It is a serene location with a glorious saline surface, a place where ingenuity and imagination confront the laws of nature. Located just a few miles off I-80 near the Utah and Nevada border, the Bonneville Salt Flats are the world's foremost venue for land speed racing. Since the early 1970s, the Burkland family from Great Falls has been a part of Bonneville's history. After setting several national records, Tom Burkland, who received his bachelor's degree in mechanical engineering from Montana State University in 1982, is now vying to set an FIA World Record (Fédération Internationale de l'Automobile) with a race car he campaigns with his parents, Gene and Betty.
"Virtually everything I learned in my undergraduate engineering program is included in that car in some way or another," Tom explained recently. "This is a very technical project from the standpoint of the aerodynamic design to some of the thermodynamics that are used in the engine. Including the structural analysis of the chassis, the dynamic modeling of the tires, all the way down to writing proposals to the various manufacturers and component suppliers...I really don't think we could have done it without what I learned in Bozeman."
The Burklands' 24-foot orange streamliner houses two giant V-8 Donovan Hemi engines with superchargers, producing more than 2,000 horsepower each. Placed nose-to-nose in an aircraft steel frame, the two engines in tandem equal a V-16. A custom four-wheel drive system harnesses the power to potentially produce speeds of more than 500 mph. Shrouded in a one-of-a-kind, hand-formed steel body, the entire success of the project is greatly determined by creating the smallest aero footprint as the car slices through the earth's atmosphere.
"Tom is the designer, engineer and driver," said Betty, explaining how their team works. "Gene built the car and is the crew chief. He's quiet but keeps things moving and knows where everything is in the semi. I guess I'm the voice of the team and do all the paperwork and chase parts. And if only Gene and I are around, we work together on the car. I don't weld, but I can hold things. All three of us talk over what to do and how best to do it."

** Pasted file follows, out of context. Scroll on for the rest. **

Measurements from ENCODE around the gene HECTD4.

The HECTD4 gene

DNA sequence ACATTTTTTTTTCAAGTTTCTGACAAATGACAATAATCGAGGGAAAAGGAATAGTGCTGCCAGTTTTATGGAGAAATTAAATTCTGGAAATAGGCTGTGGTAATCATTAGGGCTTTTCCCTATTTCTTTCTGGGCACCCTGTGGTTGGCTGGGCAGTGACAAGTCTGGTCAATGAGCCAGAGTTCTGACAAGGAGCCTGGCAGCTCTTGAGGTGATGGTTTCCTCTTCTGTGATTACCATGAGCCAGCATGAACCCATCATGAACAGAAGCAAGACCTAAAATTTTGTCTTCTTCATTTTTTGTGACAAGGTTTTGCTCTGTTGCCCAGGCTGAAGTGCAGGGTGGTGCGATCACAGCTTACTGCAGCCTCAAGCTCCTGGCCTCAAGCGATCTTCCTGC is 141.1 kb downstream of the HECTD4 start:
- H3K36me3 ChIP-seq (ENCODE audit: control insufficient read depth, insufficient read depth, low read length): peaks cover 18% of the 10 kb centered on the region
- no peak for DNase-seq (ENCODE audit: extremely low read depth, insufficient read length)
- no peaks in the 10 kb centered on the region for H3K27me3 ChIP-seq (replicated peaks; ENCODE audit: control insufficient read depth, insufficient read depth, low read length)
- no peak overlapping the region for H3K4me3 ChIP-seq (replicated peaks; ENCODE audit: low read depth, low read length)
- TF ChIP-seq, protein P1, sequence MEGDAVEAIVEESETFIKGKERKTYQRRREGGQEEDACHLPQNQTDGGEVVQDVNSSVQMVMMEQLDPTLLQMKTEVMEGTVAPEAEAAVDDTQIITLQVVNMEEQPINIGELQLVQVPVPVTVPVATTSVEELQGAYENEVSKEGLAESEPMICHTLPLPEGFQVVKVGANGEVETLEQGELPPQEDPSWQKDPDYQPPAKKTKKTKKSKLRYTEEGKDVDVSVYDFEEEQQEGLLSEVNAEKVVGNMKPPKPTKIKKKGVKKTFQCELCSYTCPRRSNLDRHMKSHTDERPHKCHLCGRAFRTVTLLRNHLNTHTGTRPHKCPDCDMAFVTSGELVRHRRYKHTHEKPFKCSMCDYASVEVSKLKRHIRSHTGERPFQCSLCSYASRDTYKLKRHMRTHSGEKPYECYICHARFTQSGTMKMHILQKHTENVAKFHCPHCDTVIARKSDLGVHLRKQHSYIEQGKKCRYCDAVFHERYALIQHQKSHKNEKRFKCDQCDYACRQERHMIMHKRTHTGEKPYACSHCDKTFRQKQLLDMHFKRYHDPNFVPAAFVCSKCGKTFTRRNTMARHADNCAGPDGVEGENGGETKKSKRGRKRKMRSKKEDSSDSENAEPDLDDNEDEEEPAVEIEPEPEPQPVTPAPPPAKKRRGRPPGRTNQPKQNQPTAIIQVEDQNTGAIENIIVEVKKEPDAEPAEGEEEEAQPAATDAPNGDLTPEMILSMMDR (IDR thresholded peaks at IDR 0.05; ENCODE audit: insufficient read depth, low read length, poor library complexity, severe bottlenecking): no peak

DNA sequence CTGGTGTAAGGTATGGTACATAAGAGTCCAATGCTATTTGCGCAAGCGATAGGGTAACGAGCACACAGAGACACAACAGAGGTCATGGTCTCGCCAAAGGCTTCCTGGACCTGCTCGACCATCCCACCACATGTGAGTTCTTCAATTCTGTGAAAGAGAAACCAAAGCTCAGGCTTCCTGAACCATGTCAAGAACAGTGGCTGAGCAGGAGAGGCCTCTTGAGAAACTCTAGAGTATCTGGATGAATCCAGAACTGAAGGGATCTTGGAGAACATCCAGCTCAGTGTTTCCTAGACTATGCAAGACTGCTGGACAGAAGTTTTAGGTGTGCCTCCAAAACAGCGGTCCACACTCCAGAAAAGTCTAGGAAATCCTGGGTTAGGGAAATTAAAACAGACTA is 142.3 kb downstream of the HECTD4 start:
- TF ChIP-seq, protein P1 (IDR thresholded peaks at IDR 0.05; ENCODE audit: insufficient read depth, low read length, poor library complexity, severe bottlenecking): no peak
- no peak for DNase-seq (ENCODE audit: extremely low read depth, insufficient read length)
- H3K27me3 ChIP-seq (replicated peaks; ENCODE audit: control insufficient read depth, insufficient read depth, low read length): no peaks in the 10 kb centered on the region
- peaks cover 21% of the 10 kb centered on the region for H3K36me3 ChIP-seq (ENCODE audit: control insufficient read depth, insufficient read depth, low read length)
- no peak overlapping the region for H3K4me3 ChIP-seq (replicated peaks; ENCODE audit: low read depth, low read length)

Both father and son have aircraft backgrounds. Gene was a welder for the Air National Guard for 30 years, and Tom employed his MSU engineering degree working on the F-16 program for 18 years at Hill Air Force Base in Utah. Now Gene is retired, and Tom is the chief engineer at Petersen Inc., in Ogden, a high-tech steel fabrication company for the aerospace, energy and mining industries. Even Tom's younger brother, Bill, has the Burkland "aviation gene." In addition to his other degrees, Bill received a civil engineering diploma from MSU in 1997 and now works at Peccia and Associates in Helena, overseeing many of its airport design and planning projects.
The team's nucleus is Tom Burkland, left, and his parents, Betty and Gene.
The initial concept for the Burklands' streamliner came to Tom as they drove off of the salt at the conclusion of Speed Week in 1985, after they had successfully reached their goal of setting a record at 294 mph in their Competition Coupe. The coupe was a radically altered Datsun, modified to be more aerodynamic with a larger engine. Categories at Bonneville are defined by body style, engine size and fuel mixture. After their success with the Datsun, the Burklands set their sights high on the elite streamliner category, completing their entry in the AA engine class in 1995.
"We knew when we got into this deal, it wasn't going to be easy," Gene said. "I don't think any of us realized that it was going to take as long as it has or maybe we wouldn't have done it. But I'm glad we did."
Land Speed Racing is much like the Olympics, where one person can hold the Olympic record while another competitor has the world record in a similar category. The current FIA record in the Burklands' category is 409.978 mph set in 1991 by Al Teague. The complexity of speed records is more than a little confusing, especially when you consider the Burklands' national record set on Oct. 14, 2004, under the SCTA (Southern California Timing Association) rules at 417.020 mph is considerably faster than Teague's FIA world record. Keep in mind, though, that each meet has its own sanctioning body, so participants can set national records at SCTA events, but world records must be under FIA officials. Add a few more organizations such as USFRA, BNI and USAC into the mix, and you can see why some fans and participants might be left scratching their heads.